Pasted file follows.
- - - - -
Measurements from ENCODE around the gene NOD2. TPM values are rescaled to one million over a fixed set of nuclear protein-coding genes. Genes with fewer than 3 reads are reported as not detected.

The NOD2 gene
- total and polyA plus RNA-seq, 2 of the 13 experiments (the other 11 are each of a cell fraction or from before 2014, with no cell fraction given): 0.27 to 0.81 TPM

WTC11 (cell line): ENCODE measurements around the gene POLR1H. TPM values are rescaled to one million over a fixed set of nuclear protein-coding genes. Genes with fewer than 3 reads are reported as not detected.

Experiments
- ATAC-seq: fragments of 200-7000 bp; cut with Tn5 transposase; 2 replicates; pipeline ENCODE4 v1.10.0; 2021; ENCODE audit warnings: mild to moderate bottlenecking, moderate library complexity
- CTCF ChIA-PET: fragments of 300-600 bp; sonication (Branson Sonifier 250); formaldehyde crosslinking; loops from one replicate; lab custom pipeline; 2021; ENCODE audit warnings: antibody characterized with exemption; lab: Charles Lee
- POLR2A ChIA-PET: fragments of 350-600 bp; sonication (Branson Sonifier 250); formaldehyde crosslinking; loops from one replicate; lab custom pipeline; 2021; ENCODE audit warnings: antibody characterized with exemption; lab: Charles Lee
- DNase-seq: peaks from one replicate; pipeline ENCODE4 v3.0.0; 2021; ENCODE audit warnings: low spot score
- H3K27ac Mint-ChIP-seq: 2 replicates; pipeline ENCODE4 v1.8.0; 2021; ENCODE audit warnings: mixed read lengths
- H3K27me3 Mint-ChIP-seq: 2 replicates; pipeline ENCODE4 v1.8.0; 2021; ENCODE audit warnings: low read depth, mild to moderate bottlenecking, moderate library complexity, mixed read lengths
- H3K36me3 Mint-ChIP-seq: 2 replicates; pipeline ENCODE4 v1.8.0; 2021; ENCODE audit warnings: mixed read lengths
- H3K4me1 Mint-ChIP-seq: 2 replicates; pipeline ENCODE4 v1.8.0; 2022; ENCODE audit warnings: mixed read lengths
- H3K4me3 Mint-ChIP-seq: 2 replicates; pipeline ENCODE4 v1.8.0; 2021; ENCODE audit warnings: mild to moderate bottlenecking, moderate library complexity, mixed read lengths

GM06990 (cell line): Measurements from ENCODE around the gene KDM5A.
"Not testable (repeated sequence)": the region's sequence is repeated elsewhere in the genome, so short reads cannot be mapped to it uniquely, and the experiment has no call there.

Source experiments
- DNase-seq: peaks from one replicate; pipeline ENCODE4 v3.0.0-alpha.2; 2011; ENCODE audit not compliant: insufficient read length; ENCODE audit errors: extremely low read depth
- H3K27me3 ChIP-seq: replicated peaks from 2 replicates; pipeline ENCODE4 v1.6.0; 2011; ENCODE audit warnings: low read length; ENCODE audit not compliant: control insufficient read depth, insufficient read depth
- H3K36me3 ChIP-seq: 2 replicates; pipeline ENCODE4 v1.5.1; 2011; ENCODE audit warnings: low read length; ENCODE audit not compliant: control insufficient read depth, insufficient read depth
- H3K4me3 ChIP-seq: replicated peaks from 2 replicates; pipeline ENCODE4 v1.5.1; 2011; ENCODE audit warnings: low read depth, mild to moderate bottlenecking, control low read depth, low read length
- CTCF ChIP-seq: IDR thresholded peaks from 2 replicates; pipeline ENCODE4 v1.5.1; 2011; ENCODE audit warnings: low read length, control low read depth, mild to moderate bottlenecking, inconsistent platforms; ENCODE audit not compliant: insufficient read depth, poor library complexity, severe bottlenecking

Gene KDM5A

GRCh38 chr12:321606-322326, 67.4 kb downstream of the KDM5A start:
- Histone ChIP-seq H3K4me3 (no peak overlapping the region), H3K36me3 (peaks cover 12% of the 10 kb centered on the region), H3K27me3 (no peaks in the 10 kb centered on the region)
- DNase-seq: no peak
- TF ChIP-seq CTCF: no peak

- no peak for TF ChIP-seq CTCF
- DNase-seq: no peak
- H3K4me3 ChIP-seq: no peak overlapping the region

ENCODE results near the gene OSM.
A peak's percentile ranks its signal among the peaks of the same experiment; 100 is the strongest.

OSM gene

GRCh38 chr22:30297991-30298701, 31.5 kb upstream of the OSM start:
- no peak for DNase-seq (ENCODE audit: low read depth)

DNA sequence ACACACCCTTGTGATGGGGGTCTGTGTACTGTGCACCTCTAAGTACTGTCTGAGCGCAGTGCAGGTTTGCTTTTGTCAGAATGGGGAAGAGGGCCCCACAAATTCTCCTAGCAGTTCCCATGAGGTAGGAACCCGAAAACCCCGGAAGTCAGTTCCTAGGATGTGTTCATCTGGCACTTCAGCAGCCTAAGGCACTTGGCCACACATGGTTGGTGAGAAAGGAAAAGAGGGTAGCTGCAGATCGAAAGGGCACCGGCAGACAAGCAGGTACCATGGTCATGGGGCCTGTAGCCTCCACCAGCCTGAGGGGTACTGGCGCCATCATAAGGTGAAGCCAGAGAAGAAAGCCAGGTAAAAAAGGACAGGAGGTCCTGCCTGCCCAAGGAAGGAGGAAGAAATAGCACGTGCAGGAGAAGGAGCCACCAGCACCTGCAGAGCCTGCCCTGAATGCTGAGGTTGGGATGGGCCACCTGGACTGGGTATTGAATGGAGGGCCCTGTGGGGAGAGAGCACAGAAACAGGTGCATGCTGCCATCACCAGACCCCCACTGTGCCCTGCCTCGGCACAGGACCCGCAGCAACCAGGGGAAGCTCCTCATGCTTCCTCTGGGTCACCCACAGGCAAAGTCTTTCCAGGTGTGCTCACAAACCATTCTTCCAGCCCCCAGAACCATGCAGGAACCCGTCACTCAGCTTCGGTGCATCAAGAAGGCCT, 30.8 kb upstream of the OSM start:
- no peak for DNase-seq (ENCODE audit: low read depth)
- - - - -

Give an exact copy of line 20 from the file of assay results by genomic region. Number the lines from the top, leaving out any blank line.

- H3K36me3 ChIP-seq: 2 replicates; pipeline ENCODE4 v1.5.1; 2011; ENCODE audit warnings: low read length; ENCODE audit not compliant: control insufficient read depth, insufficient read depth